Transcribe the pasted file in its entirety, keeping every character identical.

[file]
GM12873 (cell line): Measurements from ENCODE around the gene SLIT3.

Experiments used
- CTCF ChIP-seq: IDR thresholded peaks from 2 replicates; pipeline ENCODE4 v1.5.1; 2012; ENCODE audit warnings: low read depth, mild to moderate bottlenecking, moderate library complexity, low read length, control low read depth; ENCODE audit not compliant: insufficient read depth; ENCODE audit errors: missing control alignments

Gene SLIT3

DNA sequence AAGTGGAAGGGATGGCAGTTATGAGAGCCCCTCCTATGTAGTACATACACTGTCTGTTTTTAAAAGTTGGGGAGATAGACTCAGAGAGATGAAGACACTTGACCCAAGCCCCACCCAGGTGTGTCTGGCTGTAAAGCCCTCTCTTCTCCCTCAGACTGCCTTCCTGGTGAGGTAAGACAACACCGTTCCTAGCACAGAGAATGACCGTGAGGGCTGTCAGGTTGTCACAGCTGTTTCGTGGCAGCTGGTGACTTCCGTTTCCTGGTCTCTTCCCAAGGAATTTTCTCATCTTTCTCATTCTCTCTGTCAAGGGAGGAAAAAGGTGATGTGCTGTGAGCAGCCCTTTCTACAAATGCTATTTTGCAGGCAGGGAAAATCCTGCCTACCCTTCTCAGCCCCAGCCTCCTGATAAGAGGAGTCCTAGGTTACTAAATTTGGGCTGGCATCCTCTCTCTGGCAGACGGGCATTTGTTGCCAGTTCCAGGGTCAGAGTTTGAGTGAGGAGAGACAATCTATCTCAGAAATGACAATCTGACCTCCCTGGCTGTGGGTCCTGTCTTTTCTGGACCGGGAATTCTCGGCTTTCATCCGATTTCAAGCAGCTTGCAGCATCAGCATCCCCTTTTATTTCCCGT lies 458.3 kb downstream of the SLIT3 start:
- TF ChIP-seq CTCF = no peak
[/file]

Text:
GM12873 (cell line): Measurements from ENCODE around the gene SLIT3.

Experiments used
- CTCF ChIP-seq: IDR thresholded peaks from 2 replicates; pipeline ENCODE4 v1.5.1; 2012; ENCODE audit warnings: low read depth, mild to moderate bottlenecking, moderate library complexity, low read length, control low read depth; ENCODE audit not compliant: insufficient read depth; ENCODE audit errors: missing control alignments

Gene SLIT3

DNA sequence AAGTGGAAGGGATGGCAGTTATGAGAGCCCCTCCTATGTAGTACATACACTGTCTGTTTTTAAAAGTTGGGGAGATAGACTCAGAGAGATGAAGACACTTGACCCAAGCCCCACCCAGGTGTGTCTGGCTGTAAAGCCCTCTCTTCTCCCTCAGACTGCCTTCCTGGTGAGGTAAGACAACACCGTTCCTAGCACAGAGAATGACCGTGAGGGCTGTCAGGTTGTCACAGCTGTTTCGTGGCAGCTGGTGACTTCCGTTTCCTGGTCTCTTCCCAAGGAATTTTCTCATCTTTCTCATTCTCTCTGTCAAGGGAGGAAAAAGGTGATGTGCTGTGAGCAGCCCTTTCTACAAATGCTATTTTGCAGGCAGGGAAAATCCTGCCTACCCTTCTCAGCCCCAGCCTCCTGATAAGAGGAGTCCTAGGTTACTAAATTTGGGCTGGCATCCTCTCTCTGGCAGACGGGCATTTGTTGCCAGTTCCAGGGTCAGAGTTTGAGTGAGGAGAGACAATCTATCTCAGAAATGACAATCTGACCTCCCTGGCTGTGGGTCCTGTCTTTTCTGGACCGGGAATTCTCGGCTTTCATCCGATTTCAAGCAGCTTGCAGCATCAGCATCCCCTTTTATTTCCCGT lies 458.3 kb downstream of the SLIT3 start:
- TF ChIP-seq CTCF = no peak